Latest in Gear

Image credit: Roland

Roland marks TR-808's 40th anniversary with a documentary and freebies

The drum machine changed the music landscape.
Jon Fingas, @jonfingas
August 8, 2020
1168 Shares
Share
Tweet
Share

Sponsored Links

Roland TR-808 drum machine
Roland

It’s the TR-808 drum machine’s 40th anniversary this year, and Roland is marking 808 Day (8/08, of course) with a flood of goodies to celebrate the legendary instrument. To begin with, there’s a mini documentary (with a convenient 8:08 running time) detailing the device’s use in songs over the decades, right down to the programming sequences. It starts out early with classics like Afrika Bambaataa’s “Planet Rock,” and extends to artists and producers as far-ranging as Carl Craig and Jermaine Dupri. It’s worth watching if you want to know just how these stars used the TR-808 to craft their influential beats.

You can also read an interview with TR-808 creator Tadao Kikumoto on his brainchild, and listen to a Spotify playlist with some of the best-known tunes involving the device. Roland’s Articles platform is looking at additional famous tracks such as Beyoncé’s “Drunk in Love” and Daft Punk’s “Doin’ it Right.”

If you’re a budding musician, though, you may be most interested in the digital instruments. You can “test drive” the TR-808 virtual instrument for free through Roland Cloud now through August 31st if you have an account. Roland’s Zenbeats is also adding two 808-themed audio loop packs, one of which (Mixtape Vol. 4 “808”) is free. You can try the app for free as well.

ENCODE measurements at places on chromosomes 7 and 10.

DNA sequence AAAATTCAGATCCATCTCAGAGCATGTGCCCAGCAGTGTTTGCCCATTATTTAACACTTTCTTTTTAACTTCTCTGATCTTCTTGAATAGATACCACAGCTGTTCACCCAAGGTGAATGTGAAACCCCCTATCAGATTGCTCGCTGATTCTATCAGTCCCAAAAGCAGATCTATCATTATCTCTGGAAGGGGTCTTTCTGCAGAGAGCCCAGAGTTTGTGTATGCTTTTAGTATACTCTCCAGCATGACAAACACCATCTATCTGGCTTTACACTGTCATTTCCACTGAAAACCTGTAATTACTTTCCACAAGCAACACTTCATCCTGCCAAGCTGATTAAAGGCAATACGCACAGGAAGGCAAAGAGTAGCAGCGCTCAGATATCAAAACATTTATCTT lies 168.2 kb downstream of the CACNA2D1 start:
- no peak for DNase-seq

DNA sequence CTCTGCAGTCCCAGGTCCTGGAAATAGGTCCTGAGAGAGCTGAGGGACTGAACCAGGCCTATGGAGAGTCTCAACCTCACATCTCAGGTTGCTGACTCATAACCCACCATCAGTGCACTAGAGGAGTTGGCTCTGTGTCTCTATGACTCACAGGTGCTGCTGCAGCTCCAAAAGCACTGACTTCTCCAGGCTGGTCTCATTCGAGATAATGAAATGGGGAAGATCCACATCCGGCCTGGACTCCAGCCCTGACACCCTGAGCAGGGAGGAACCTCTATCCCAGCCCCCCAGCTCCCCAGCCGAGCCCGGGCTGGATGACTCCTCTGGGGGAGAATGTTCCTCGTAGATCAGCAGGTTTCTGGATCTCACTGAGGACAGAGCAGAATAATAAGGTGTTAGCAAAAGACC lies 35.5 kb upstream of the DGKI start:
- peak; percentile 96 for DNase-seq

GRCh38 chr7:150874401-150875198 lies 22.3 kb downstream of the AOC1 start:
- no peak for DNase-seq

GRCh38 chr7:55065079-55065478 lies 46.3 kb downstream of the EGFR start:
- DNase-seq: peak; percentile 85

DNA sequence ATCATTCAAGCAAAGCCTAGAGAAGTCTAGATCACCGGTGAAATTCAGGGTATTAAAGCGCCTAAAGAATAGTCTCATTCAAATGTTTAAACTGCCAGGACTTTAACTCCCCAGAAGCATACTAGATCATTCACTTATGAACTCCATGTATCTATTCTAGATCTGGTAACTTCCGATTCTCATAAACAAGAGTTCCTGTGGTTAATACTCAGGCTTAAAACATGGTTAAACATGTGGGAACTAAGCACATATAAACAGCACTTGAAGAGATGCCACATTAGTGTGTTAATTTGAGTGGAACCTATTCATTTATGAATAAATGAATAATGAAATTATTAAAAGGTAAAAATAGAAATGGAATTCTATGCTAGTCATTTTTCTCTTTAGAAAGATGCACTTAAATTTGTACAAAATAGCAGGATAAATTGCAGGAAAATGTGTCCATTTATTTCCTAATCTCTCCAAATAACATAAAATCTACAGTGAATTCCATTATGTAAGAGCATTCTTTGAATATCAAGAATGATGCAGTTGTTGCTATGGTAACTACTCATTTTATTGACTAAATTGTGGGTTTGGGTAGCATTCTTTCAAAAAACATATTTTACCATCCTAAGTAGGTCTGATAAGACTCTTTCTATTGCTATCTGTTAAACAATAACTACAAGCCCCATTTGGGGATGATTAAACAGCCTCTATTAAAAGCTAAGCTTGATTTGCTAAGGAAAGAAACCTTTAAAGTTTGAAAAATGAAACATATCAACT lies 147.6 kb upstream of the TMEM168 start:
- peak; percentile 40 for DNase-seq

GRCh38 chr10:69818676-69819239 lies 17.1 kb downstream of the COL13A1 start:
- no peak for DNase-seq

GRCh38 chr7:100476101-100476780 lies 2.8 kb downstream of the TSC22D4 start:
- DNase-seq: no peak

This is clearly Roland’s big opportunity to plug its current wares and its role in music history. At the same time, there’s little doubt that the TR-808 had a major impact on the industry. Its distinctive drum and cymbal sounds have defined genres like rap, hip-hop and techno, and are still used to this day. It was important enough that groups like 808 State even based their names and sounds around it. While this certainly isn’t the only electronic instrument to have reshaped music in its image, it may be the one you’re most likely to recognize.

All products recommended by Engadget are selected by our editorial team, independent of our parent company. Some of our stories include affiliate links. If you buy something through one of these links, we may earn an affiliate commission.
Comment
Comments
Share
1168 Shares
Share
Tweet
Share

Popular on Engadget

How 'Microsoft Flight Simulator' became a 'living game' with Azure AI

How 'Microsoft Flight Simulator' became a 'living game' with Azure AI

View
The best wireless workout headphones

The best wireless workout headphones

View
Here's everything Amazon announced at its big hardware event

Here's everything Amazon announced at its big hardware event

View
Google Chrome will warn you if your logins have been stolen

Google Chrome will warn you if your logins have been stolen

View
Sony WF-1000XM3 review: Simply the best true wireless earbuds

Sony WF-1000XM3 review: Simply the best true wireless earbuds

View

From around the web

Page 1Page 1ear iconeye iconFill 23text filevr